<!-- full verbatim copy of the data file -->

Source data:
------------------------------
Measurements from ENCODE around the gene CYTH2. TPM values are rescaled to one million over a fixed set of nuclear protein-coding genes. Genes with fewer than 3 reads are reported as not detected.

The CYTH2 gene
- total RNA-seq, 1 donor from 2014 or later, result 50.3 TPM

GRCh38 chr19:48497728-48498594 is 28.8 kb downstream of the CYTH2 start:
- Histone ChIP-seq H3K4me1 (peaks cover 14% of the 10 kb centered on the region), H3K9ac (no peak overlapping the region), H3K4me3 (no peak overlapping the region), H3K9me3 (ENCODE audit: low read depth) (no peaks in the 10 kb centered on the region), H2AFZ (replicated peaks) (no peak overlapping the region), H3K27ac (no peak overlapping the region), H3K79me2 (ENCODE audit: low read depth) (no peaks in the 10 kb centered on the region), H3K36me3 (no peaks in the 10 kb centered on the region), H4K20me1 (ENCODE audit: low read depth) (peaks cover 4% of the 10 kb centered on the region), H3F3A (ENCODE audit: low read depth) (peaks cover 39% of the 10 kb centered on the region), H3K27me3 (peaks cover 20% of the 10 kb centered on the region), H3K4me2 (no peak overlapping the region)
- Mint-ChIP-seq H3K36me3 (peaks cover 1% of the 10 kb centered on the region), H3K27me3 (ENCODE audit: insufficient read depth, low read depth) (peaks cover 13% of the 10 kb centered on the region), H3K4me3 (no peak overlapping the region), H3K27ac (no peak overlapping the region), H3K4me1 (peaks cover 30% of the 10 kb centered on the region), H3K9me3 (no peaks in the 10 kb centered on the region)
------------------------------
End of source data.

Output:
Measurements from ENCODE around the gene CYTH2. TPM values are rescaled to one million over a fixed set of nuclear protein-coding genes. Genes with fewer than 3 reads are reported as not detected.

The CYTH2 gene
- total RNA-seq, 1 donor from 2014 or later, result 50.3 TPM

GRCh38 chr19:48497728-48498594 is 28.8 kb downstream of the CYTH2 start:
- Histone ChIP-seq H3K4me1 (peaks cover 14% of the 10 kb centered on the region), H3K9ac (no peak overlapping the region), H3K4me3 (no peak overlapping the region), H3K9me3 (ENCODE audit: low read depth) (no peaks in the 10 kb centered on the region), H2AFZ (replicated peaks) (no peak overlapping the region), H3K27ac (no peak overlapping the region), H3K79me2 (ENCODE audit: low read depth) (no peaks in the 10 kb centered on the region), H3K36me3 (no peaks in the 10 kb centered on the region), H4K20me1 (ENCODE audit: low read depth) (peaks cover 4% of the 10 kb centered on the region), H3F3A (ENCODE audit: low read depth) (peaks cover 39% of the 10 kb centered on the region), H3K27me3 (peaks cover 20% of the 10 kb centered on the region), H3K4me2 (no peak overlapping the region)
- Mint-ChIP-seq H3K36me3 (peaks cover 1% of the 10 kb centered on the region), H3K27me3 (ENCODE audit: insufficient read depth, low read depth) (peaks cover 13% of the 10 kb centered on the region), H3K4me3 (no peak overlapping the region), H3K27ac (no peak overlapping the region), H3K4me1 (peaks cover 30% of the 10 kb centered on the region), H3K9me3 (no peaks in the 10 kb centered on the region)